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Causality Analysis: Identifying the Leading Element in a Coupled Dynamical System

  • Amir E. BozorgMagham ,

    Affiliation Department of Atmospheric and Oceanic Science (AOSC), University of Maryland, College Park, MD, 20742, USA

  • Safa Motesharrei,

    Affiliations National Socio–Environmental Synthesis Center (SESYNC), Annapolis, Maryland 21401, USA, Department of Physics, University of Maryland, College Park, Maryland, 20742, USA, Institute for Physical Science and Technology, University of Maryland, College Park, Maryland 20742, USA

  • Stephen G. Penny,

    Affiliations Department of Atmospheric and Oceanic Science (AOSC), University of Maryland, College Park, MD, 20742, USA, National Centers for Environmental Prediction (NCEP), College Park, MD 20740, USA

  • Eugenia Kalnay

    Affiliations Department of Atmospheric and Oceanic Science (AOSC), University of Maryland, College Park, MD, 20742, USA, Institute for Physical Science and Technology, University of Maryland, College Park, Maryland 20742, USA

Causality Analysis: Identifying the Leading Element in a Coupled Dynamical System

  • Amir E. BozorgMagham, 
  • Safa Motesharrei, 
  • Stephen G. Penny, 
  • Eugenia Kalnay


7 Aug 2015: The PLOS ONE Staff (2015) Correction: Causality Analysis: Identifying the Leading Element in a Coupled Dynamical System. PLOS ONE 10(8): e0135511. View correction


Physical systems with time-varying internal couplings are abundant in nature. While the full governing equations of these systems are typically unknown due to insufficient understanding of their internal mechanisms, there is often interest in determining the leading element. Here, the leading element is defined as the sub-system with the largest coupling coefficient averaged over a selected time span. Previously, the Convergent Cross Mapping (CCM) method has been employed to determine causality and dominant component in weakly coupled systems with constant coupling coefficients. In this study, CCM is applied to a pair of coupled Lorenz systems with time-varying coupling coefficients, exhibiting switching between dominant sub-systems in different periods. Four sets of numerical experiments are carried out. The first three cases consist of different coupling coefficient schemes: I) Periodic–constant, II) Normal, and III) Mixed Normal/Non-normal. In case IV, numerical experiment of cases II and III are repeated with imposed temporal uncertainties as well as additive normal noise. Our results show that, through detecting directional interactions, CCM identifies the leading sub-system in all cases except when the average coupling coefficients are approximately equal, i.e., when the dominant sub-system is not well defined.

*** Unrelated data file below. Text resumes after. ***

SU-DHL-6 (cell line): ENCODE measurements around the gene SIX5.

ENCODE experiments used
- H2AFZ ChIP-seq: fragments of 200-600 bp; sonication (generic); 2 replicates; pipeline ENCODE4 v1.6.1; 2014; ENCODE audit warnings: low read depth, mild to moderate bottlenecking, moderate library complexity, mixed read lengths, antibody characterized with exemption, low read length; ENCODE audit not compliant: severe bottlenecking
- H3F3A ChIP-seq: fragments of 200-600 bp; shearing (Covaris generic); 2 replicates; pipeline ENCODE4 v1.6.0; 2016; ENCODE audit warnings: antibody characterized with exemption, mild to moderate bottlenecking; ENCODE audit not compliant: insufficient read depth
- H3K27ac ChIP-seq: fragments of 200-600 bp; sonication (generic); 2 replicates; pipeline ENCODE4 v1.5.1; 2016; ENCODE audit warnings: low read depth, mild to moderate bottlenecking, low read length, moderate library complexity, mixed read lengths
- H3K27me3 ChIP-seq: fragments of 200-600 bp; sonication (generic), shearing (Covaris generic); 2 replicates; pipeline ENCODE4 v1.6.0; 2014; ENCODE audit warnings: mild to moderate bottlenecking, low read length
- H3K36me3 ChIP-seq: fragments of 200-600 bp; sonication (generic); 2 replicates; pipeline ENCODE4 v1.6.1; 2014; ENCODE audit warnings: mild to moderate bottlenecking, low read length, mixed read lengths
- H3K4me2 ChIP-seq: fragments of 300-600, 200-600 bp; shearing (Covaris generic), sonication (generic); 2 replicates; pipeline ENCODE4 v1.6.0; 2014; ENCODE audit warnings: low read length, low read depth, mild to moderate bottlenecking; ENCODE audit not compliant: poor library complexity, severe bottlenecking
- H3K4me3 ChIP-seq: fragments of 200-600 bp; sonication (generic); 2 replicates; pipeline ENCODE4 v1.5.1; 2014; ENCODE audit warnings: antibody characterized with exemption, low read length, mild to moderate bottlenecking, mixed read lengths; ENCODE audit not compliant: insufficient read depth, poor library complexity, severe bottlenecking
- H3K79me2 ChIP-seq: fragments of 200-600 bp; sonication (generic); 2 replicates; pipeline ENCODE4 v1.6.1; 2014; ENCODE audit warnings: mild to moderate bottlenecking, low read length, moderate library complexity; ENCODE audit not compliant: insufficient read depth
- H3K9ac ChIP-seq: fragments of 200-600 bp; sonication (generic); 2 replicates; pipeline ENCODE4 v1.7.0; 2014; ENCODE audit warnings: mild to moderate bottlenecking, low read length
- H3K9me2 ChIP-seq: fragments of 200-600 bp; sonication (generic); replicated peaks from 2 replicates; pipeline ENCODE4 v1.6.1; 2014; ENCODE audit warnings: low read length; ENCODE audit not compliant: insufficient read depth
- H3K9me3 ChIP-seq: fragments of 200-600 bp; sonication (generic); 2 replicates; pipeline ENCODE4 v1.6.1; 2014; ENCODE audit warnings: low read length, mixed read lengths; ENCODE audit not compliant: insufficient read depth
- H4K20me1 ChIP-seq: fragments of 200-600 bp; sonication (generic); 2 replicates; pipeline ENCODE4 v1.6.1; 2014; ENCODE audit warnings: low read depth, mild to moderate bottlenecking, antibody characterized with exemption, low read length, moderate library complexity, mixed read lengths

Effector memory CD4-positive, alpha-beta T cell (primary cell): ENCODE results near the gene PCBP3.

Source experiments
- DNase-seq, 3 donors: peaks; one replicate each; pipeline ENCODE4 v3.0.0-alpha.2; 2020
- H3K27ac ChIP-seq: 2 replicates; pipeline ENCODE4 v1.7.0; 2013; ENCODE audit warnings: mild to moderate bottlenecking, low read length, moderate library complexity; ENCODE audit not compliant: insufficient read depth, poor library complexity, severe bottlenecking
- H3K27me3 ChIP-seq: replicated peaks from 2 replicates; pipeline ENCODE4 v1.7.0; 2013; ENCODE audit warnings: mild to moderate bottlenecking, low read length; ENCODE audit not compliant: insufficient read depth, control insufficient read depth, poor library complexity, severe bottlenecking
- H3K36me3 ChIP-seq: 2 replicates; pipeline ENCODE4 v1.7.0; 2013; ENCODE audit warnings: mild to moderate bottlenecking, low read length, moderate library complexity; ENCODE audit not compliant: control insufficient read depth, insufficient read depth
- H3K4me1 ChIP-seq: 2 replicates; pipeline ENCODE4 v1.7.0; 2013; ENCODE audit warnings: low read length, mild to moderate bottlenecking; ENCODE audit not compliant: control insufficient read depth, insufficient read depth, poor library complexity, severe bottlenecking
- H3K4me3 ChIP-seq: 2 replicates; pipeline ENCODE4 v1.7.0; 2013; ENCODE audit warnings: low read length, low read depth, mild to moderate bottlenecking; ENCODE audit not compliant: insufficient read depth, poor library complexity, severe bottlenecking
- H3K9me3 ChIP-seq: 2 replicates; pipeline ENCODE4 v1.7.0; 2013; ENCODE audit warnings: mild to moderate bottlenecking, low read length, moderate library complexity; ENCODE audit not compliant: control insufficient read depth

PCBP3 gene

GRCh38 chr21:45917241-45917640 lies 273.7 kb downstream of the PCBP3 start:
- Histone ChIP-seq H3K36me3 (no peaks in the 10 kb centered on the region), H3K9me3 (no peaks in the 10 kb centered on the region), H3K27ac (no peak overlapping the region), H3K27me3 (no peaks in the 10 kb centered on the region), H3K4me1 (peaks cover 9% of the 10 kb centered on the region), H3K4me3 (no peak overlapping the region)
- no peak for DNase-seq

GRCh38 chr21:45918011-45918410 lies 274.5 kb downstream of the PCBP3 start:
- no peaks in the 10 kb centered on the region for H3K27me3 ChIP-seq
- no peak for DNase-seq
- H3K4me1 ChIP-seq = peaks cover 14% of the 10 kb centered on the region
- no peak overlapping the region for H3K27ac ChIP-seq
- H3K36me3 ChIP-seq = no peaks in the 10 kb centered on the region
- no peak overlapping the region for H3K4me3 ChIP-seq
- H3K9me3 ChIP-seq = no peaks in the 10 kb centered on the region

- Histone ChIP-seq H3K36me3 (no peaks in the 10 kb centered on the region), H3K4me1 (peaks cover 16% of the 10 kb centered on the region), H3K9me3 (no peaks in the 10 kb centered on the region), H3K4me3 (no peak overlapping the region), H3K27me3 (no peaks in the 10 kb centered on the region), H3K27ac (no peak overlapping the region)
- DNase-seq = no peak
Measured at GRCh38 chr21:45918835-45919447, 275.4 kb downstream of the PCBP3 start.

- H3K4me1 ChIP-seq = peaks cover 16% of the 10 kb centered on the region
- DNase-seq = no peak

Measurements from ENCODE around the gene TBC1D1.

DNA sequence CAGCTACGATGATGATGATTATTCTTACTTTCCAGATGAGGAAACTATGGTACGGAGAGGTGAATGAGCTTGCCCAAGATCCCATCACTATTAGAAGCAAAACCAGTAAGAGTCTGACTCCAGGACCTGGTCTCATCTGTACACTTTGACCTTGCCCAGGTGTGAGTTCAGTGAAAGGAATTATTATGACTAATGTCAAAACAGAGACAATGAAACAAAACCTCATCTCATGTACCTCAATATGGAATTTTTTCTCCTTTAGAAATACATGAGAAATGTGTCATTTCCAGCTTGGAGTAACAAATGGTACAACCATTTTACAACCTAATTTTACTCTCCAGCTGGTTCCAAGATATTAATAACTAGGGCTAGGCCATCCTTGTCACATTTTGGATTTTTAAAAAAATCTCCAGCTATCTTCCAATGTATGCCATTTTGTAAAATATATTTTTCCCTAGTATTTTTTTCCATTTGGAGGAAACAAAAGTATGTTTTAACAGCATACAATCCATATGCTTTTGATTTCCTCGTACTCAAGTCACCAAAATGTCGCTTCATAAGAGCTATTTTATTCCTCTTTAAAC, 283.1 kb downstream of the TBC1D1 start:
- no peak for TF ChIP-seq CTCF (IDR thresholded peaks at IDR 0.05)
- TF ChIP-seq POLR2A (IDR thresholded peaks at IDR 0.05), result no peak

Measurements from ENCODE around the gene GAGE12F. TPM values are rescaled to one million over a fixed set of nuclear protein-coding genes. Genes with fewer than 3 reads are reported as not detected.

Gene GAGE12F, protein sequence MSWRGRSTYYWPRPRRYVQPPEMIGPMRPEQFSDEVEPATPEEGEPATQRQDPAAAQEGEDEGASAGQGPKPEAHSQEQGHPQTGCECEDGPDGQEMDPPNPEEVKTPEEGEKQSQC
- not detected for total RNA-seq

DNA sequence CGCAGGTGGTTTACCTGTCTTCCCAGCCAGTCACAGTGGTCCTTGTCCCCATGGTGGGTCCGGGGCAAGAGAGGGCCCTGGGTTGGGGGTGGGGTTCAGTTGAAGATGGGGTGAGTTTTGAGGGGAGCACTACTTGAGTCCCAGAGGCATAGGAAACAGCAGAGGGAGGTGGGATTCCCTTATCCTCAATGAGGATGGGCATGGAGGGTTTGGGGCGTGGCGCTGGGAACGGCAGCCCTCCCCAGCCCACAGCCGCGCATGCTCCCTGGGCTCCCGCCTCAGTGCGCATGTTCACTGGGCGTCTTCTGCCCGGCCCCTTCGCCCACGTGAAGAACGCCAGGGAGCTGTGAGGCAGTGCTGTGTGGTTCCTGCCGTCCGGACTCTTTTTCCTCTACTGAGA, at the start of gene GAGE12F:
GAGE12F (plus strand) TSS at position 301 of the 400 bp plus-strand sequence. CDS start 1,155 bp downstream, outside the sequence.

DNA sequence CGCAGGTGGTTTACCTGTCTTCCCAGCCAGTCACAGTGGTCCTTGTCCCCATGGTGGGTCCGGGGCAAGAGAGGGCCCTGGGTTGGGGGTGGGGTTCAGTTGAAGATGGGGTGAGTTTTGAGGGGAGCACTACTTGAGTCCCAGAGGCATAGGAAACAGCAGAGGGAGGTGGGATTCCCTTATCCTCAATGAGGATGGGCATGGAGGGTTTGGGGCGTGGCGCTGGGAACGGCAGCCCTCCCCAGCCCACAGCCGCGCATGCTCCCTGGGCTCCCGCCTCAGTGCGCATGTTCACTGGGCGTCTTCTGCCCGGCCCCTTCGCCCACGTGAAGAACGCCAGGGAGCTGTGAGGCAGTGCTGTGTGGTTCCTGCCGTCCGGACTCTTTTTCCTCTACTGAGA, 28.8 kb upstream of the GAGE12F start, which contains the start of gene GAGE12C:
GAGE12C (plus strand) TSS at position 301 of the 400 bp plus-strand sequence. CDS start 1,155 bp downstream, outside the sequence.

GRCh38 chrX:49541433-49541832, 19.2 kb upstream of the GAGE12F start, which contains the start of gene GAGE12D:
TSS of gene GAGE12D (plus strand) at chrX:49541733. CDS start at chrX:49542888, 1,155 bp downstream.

Identifying the leading [sub–]system from a pair of coupled dynamical systems using only time–series is challenging when nothing or little is known about the underlying dynamics. The definitive approach to detect causal relationships between components of a system is to fully identify the underlying physical mechanisms and governing equations. However, we only have partial knowledge about the internal physical mechanisms in most cases and must resort to observed data to establish the existing causal relationships in such cases.

In linear systems, lead time of the driver (or equivalently, latency of the response) may indicate a causal relationship, which hence could be identified by [linear] lag–correlation analysis. In a nonlinear system, however, there may be no persistent lead–lag between the two signals, for example, due to feedback loops between the variables. Therefore, a linear lag–correlation analysis may not reliably determine the correct causal relationship in a nonlinear system [1]. For example, Fig 1 shows lead–lag switching between two coupled variables. If one considers short intervals of the time–series and takes lead time and strong correlation as the indicators of causation, an incorrect conclusion about the causal relationship between the variables could be made. In such circumstances, one may analyze the signal phases to establish temporal precedence and exploit the phase slope index to estimate the flow direction of information flux [2].

Fig 1. An example of lead–lag switching between two signals of a nonlinear system.

Observation of the leading signals (shown by the colored arrows) in short intervals may result in an incorrect conclusion about the cause–effect relationship. The time–series in this figure are generated by Eq (9).

The concept of information transfer has been used as an indication of causality. A practical measure of information transfer is the transfer entropy which distinguishes directional communications between variables of a system [3]. This probabilistic measure has been used in a variety of fields such as neuroscience [4, 5], the study of chemical processes [6], and cellular automata [7]. A more general form of the transfer entropy that has an augmented time–delay parameter can detect the propagation time in addition to the asymmetric information transfer between observed signals [8].